Walt Huss was one of Sonoma County's best-known World War II veterans, a former B-29 tail-gunner accompanied always by his memories of being downed over Japanese-occupied Manchuria and imprisoned, and by the reverence he bore for the nine fellow crewmen who died.
Huss rarely missed public salutes to veterans, and was present less than a month ago at Santa Rosa's "Avenue of the Flags" Memorial Day observance.
He died Monday at the age of 91.
In late 1945, he was an emaciated, 22-year-old Army Air Corps sergeant when Russian troops liberated the prison camp at Dairen at the end of the war in the Pacific. Once he was physically able, one of his first acts was to visit the families of each comrade who was killed when a kamikaze fighter pilot rammed their Superfortress on Dec. 7, 1944.
"He felt duty-bound to do that," said one of Huss' two daughters, Jackie Hallerberg of Forestville.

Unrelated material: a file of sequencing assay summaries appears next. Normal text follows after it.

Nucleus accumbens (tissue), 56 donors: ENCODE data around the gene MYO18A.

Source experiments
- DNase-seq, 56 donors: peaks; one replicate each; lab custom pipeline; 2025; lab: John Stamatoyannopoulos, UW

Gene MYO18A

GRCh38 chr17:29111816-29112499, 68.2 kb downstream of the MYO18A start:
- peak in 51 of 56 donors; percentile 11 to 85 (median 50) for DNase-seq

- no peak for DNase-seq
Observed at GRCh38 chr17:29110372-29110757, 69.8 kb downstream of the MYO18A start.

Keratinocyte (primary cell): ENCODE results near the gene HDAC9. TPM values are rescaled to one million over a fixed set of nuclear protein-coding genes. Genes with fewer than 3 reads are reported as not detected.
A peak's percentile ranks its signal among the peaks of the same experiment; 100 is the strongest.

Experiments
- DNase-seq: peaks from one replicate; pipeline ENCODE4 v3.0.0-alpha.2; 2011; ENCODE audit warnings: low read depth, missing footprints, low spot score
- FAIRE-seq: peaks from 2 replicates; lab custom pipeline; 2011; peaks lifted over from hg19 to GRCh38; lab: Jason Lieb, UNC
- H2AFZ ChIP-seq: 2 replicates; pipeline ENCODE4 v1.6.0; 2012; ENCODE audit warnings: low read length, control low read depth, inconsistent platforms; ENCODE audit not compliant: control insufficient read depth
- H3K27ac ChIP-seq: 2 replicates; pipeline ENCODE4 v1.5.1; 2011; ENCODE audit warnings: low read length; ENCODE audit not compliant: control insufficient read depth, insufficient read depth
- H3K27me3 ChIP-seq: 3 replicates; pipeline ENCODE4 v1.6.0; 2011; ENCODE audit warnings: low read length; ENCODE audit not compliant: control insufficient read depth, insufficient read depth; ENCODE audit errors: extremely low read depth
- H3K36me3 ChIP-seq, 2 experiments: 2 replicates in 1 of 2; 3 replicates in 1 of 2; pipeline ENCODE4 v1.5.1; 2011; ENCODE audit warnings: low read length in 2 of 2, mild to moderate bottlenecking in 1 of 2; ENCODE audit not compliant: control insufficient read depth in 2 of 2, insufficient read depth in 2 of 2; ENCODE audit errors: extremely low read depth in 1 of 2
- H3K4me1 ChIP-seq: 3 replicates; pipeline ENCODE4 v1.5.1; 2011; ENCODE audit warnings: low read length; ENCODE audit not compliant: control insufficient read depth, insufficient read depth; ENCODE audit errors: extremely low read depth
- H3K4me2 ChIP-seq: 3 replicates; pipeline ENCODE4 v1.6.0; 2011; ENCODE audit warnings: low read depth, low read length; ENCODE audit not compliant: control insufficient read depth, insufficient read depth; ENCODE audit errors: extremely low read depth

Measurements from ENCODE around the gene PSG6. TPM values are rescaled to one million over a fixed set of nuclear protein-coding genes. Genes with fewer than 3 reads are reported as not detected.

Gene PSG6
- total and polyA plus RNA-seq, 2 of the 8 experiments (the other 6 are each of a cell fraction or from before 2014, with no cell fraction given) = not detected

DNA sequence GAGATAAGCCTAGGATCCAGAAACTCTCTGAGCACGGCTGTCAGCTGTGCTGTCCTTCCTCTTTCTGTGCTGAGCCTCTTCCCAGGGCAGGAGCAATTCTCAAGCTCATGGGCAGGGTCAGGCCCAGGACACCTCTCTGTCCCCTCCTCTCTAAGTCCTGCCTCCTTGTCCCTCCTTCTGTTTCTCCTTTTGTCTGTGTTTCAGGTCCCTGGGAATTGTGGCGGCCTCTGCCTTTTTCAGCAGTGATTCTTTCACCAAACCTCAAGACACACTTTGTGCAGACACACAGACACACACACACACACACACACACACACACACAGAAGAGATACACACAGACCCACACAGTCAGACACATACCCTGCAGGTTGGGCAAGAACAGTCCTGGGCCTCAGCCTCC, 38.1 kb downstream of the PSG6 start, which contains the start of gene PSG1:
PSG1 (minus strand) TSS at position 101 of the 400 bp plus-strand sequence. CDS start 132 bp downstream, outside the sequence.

He befriended some of his fallen buddies' relatives, including the twin boys born to the wife of flight engineer Charles Krueger shortly before he perished in the downing of the bomber.
The death of the new father was particularly painful to Huss, his daughter said. He spent the last 70 years connecting fallen crewmen's kin and the general public to the reality of war and the sacrifices of those who answer the call to serve.
He would ask, when he spoke in public, that Americans not forget nor give up on soldiers missing in action. He was sharply aware that his parents and two sisters suffered in Ohio upon learning just two days before Christmas of '44 that he had been downed and was missing.
"He was very tender of heart," daughter Hallerberg said. She noted that her father was happy, charming and successful, but she imagines how much more joyful he might have been had he not lost so many brothers at arms and endured nearly 10 months of misery as a prisoner of war.
"I think the experiences he had, none of us know what that is like," Hallerberg said.